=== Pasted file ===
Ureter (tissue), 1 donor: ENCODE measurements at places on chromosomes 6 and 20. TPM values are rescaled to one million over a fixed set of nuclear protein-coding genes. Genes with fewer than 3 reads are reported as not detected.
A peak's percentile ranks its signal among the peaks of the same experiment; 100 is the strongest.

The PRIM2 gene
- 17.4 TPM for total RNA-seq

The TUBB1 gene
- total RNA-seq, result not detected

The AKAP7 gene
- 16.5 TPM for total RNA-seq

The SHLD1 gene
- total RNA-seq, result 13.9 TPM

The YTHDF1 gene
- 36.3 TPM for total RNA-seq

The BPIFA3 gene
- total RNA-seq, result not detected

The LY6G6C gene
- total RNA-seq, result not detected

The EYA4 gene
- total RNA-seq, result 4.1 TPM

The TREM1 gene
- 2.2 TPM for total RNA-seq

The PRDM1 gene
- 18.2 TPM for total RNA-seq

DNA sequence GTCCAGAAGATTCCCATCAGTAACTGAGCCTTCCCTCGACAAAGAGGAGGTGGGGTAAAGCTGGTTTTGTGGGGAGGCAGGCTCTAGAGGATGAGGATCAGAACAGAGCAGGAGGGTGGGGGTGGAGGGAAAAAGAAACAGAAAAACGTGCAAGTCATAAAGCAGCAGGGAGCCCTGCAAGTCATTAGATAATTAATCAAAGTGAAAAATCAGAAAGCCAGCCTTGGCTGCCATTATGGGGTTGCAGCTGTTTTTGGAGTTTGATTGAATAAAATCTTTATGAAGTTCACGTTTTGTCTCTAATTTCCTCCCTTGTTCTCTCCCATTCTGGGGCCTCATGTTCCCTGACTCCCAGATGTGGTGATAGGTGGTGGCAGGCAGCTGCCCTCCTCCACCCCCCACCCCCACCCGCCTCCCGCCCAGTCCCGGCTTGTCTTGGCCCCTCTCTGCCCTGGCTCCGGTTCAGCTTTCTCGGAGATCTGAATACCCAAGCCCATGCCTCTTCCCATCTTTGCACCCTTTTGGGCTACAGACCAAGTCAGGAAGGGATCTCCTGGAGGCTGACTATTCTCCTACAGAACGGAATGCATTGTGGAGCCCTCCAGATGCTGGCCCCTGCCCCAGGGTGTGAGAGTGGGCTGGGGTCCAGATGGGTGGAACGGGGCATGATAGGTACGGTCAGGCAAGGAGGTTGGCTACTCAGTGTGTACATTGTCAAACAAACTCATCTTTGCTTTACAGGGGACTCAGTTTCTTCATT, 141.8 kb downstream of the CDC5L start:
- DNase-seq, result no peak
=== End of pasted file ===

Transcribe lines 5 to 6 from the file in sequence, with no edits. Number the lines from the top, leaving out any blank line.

The TUBB1 gene
- total RNA-seq, result not detected